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TheGreyMatter 04-14-2006 10:10 AM

Telltale Game Engine
I'm quite interested in your game engine, and in technical parts of creating games

1) What were the reasons leading you to develop your own game engine? and what is so special about it?
2) can you mention in few words what are the capabilities of your engine?
3) what are the main engine limitations of your engine, how did you overcome them, and which improvements can we expect in your next games.
4) how do you use art to overcome the engine's limitations (for me it was quite visible in the desert scenes in 'out of boneville')

Dasilva 04-14-2006 10:26 AM

Do you have any screenshots or videos showing what the engine is fully capable of?

kbruner 04-14-2006 10:34 AM

Finally! Let's talk tech!

Our game engine (The T3 Tool) is special in that it's got a huge focus on writing, acting and authoring. One of the reasons we don't have shadows yet is a reflection of my commitment to enabling designers and artist more than "eye candy". I firmly believe this is why we've been able to put our so much quality content in such a short amount of time.

Graphically, the CSI game uses the "full" feature set. Not all those features we're available for Bone, so Bone is simpler. Sam & Max uses the "full" capabilities as well.

Some of the shader work in CSI is really beautiful. Check out the subtle lighting effects on the desk in the gallery office in case 1. It's awsome! All the previous CSI games we're completly pre-rendered, and our realtime environments look as good (if not better).

Jake 04-14-2006 10:42 AM

Are the 3 T's in "T3" in fact Telltale Tool? If so, isn't the name "T3 Tool" a little redundant?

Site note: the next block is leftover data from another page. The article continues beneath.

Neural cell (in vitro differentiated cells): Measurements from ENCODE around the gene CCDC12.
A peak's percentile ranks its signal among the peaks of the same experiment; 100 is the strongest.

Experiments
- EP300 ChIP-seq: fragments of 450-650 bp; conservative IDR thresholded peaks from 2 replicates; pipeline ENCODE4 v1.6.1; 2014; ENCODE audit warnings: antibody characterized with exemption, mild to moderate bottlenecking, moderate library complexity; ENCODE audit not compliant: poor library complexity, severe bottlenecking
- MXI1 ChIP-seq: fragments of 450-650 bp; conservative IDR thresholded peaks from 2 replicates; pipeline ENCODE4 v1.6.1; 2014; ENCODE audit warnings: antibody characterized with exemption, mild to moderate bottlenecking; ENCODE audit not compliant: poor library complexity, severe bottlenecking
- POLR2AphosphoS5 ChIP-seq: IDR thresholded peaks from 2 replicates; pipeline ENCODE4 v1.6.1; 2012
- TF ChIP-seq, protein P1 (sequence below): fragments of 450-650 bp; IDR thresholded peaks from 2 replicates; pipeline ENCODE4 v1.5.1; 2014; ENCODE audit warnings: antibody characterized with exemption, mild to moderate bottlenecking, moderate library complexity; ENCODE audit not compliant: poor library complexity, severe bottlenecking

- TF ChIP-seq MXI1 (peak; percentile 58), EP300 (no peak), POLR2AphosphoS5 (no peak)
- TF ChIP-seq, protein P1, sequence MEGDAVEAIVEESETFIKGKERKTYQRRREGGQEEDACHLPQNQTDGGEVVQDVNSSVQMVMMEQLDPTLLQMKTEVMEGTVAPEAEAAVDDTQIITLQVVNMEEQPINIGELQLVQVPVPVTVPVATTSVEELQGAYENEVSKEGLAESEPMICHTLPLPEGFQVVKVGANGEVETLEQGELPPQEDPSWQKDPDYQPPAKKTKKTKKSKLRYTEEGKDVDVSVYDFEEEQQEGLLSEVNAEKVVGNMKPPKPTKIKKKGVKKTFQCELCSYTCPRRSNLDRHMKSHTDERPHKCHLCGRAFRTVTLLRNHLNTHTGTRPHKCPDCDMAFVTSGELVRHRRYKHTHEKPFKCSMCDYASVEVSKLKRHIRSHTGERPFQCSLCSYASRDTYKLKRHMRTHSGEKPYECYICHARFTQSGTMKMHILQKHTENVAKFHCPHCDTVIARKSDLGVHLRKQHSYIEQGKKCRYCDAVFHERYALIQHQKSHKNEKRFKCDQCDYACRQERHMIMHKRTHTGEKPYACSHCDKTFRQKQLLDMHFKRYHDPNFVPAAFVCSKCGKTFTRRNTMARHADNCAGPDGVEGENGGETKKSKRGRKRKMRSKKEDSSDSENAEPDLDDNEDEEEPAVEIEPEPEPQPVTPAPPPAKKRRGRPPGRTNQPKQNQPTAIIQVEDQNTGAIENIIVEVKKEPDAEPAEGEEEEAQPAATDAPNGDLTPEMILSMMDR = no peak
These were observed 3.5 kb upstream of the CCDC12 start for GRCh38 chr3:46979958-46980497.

Melanie68 04-14-2006 10:43 AM

Who developed the engine and was it from scratch or based on another one*?

*I am a total novice when it comes to computer stuff like this so the question may be silly. :)

Karmillo 04-14-2006 10:45 AM


Originally Posted by Jake
Are the 3 T's in "T3" in fact Telltale Tool? If so, isn't the name "T3 Tool" a little redundant?

Maybe its Telltale Technical Tool?

kbruner 04-14-2006 10:50 AM

The engine is built from scratch. I left Lucas and locked myself in my apartment for a few months to get it on it's feet. But I've been obsessive about cinematic games forever. It's one of the reasons I went to Lucas / Lucas found me. But Telltale gives me the chance to really put some of my production ideas into practice. It's really satisfying for me since we're really cranking out alot more content than I was ever able to get a team to do at LEC. Go Team and Tools!

Melanie68 04-14-2006 10:52 AM

Wow. I can't even conceive of where you would start with something like that. Congrats on a great engine and all you get to do with it now! :)

kbruner 04-14-2006 10:52 AM

And T3 = Telltale Tool...

Which is both redundant and reinforces my pet peeve of people spelling Telltale "TellTale"

We don't have an icon for the tool yet, perhaps one of you guys could make one?

kbruner 04-14-2006 10:55 AM

I don't want to imply that I've written the whole thing myself. I just got us kick started. Graham McDermott has written HUGE amounts of T3 code, as well as Mike Malakhov on the graphics end of things. There would be no tool without those guys!!!

tabacco 04-14-2006 10:55 AM


Originally Posted by kbruner
And T3 = Telltale Tool...

Which is both redundant and reinforces my pet peeve of people spelling Telltale "TellTale"